In August 1944, about 300 SS troops surrounded the Tuscan village of Sant’Anna di Stazzema, which had been flooded with refugees, ostensibly to hunt for partisans. Instead, they rounded up and shot villagers, according to survivors. Others were herded into basements and other enclosed spaces and killed with hand grenades.
Historical documents are not clear on the precise number killed, but the most commonly cited number is 560 people. …
The slaughter was one of the worst in a series of atrocities by Nazi troops in central and northern of Italy during World War II. Italian authorities began investigating the massacre a few years ago when officials found reports on the killings drawn up by Allied forces at the end of the war.

The Nazis took their revenge for the faithlessness of their Italian allies on civilian populations unable to defend themselves. This was not a unique case; the SS wiped the town of Lidice, Czechoslovakia off the map when two British-trained partisan commandos assassinated “Hangman” Heydrich, the author of the Final Solution, earlier in the war. They slaughtered the men and some of the women, sent the survivors to labor camps and the children to Germany to be raised as Germans, and plowed the buildings under.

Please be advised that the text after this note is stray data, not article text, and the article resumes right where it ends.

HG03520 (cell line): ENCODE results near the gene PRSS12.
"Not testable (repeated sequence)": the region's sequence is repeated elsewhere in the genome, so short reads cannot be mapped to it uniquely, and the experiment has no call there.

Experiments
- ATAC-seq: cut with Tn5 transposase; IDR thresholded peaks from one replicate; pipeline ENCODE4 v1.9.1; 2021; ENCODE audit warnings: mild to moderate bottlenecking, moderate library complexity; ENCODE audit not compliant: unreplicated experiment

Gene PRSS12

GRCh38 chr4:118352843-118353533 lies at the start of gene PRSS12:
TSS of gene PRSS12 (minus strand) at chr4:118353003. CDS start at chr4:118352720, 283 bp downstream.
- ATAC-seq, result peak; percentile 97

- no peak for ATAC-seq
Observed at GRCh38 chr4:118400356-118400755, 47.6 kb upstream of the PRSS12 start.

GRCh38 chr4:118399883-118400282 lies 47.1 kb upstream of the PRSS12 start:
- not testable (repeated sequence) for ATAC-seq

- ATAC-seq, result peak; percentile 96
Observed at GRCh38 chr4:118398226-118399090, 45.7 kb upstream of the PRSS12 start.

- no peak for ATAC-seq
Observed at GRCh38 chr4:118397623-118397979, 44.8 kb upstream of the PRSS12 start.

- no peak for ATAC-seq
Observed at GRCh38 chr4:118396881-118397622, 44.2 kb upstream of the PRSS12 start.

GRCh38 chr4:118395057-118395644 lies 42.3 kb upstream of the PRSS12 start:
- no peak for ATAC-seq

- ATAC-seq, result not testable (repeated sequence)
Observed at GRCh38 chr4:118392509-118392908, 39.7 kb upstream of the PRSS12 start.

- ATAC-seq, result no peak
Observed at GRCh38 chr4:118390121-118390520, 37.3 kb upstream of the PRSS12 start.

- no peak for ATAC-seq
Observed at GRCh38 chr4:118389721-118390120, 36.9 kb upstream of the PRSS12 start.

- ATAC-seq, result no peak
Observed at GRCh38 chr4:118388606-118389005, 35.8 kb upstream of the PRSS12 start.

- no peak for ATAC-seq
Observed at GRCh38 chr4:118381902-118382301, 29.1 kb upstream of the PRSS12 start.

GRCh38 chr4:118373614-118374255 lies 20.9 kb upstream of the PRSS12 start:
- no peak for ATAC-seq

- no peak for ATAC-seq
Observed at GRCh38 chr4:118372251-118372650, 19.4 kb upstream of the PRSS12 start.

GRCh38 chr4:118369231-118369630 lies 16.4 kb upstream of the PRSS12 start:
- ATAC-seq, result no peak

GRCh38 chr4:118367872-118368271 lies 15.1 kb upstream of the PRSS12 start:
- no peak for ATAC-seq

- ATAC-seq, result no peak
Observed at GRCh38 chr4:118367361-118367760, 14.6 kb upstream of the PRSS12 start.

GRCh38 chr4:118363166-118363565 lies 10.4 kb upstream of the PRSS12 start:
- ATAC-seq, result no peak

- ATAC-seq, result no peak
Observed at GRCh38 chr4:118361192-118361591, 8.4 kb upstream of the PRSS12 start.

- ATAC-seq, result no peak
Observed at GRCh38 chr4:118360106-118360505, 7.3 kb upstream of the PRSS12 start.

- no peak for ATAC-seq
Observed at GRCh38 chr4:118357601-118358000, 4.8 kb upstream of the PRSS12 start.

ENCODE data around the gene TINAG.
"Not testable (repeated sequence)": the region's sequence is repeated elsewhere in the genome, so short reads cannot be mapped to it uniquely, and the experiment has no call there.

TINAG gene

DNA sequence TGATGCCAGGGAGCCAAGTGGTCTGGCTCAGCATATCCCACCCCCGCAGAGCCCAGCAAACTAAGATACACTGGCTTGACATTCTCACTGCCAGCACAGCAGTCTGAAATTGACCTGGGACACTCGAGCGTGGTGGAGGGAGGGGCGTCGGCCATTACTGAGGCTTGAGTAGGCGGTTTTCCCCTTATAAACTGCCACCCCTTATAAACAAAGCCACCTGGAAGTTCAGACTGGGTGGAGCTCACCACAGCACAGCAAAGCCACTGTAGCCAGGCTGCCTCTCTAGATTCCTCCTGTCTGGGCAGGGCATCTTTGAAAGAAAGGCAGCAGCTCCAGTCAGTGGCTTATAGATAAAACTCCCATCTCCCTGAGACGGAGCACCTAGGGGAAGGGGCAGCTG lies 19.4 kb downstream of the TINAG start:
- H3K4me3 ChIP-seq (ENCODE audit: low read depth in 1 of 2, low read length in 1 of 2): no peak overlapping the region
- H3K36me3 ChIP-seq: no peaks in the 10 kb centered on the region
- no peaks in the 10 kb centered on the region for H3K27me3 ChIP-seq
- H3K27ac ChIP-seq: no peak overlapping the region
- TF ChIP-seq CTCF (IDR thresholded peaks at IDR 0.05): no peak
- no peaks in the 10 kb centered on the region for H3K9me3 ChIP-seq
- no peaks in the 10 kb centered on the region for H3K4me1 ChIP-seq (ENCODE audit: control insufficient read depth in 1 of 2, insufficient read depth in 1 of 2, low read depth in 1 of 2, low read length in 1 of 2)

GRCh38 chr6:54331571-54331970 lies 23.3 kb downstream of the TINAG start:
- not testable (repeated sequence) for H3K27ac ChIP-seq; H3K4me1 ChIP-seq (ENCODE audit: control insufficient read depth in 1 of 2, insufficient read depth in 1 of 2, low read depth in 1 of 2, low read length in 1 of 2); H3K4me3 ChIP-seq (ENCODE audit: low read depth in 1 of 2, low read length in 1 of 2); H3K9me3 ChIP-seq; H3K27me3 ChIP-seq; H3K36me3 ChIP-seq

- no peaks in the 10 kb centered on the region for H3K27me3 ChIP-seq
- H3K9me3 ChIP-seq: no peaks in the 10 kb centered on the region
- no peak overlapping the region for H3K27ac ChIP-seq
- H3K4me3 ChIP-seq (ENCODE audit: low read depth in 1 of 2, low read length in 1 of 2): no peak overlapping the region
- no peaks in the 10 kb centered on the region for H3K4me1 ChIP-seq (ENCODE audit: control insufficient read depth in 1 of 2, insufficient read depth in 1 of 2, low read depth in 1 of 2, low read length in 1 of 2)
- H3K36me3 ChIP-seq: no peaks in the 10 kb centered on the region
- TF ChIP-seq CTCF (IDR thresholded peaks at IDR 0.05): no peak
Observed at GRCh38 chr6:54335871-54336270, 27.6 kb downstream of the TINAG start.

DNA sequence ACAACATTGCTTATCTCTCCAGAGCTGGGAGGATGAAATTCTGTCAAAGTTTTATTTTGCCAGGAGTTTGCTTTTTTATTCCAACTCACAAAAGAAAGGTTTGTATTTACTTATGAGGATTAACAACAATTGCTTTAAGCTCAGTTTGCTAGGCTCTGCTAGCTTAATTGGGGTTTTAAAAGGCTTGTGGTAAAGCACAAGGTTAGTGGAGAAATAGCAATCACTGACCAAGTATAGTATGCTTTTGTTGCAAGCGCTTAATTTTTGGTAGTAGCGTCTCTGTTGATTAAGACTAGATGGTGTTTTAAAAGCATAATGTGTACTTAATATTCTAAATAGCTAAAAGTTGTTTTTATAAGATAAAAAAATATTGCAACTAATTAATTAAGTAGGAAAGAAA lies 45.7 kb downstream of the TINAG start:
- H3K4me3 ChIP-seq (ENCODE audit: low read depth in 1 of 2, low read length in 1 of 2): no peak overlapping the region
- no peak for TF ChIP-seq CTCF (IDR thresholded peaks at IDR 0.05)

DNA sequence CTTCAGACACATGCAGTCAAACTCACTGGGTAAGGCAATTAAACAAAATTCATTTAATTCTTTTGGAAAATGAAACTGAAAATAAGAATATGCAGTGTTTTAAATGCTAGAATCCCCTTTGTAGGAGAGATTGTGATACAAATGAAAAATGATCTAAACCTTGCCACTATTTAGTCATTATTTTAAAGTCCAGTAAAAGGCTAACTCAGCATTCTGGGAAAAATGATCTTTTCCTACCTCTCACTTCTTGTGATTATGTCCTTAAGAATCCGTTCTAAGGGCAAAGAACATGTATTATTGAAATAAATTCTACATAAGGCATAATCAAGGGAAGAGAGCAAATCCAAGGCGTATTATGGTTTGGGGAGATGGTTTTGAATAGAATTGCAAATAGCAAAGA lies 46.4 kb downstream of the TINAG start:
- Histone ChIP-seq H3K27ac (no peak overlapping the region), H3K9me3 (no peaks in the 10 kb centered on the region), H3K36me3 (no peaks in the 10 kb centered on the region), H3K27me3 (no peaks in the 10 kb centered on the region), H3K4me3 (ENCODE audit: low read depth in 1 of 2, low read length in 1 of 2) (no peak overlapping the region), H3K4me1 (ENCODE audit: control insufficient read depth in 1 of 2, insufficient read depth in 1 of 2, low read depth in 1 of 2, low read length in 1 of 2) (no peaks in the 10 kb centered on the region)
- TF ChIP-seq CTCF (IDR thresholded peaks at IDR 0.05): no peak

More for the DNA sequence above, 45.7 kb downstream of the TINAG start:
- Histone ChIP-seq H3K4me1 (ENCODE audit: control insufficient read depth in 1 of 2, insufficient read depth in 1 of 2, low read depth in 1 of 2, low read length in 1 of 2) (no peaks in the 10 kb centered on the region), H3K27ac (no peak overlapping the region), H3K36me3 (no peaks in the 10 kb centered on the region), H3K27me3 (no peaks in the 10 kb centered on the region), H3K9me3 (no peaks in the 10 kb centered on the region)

And these were hardly the worst of the Nazi depredations during the war.
A question for Senator Durbin and his apologists: do you think that the American military operates in this fashion?
UPDATE: Read Michelle Malkin’s Townhall column for more perspective on Gitmo and the due process given the detainees. It makes Bret Stephens of the Wall Street Journal look like a saint for not slapping his German hosts in this anecdote:

The diplomat, however, was just getting started. Bad as U.S. economic policy was, it was as nothing next to our human-rights record. Had I read the recent Amnesty International report on Guantanamo? “You mean the one that compared it to the Soviet gulag?” Yes, that one. My host disagreed with it: The gulag was better than Gitmo, since at least the Stalinist system offered its victims a trial of sorts.
Nor was that all. Civil rights in the U.S., he said, were on a par with those of North Korea and rather behind what they had been in Europe in the Middle Ages. When I offered that, as a journalist, I had encountered no restrictions on press freedom, he cut me off. “That’s because The Wall Street Journal takes its orders from the government.”
By then we had sat down at the formal dining table, with our backs to Ground Zero a half-mile away and our eyes on the boats on the river below us. My wife and I made abortive attempts at ordinary conversation. We were met with non sequiturs: “The only people who appreciate American foreign policy are poodles.” After further bizarre pronouncements, including a lecture on the illegality of the Holocaust under Nazi law, my wife said that she felt unwell. We gathered our things and left.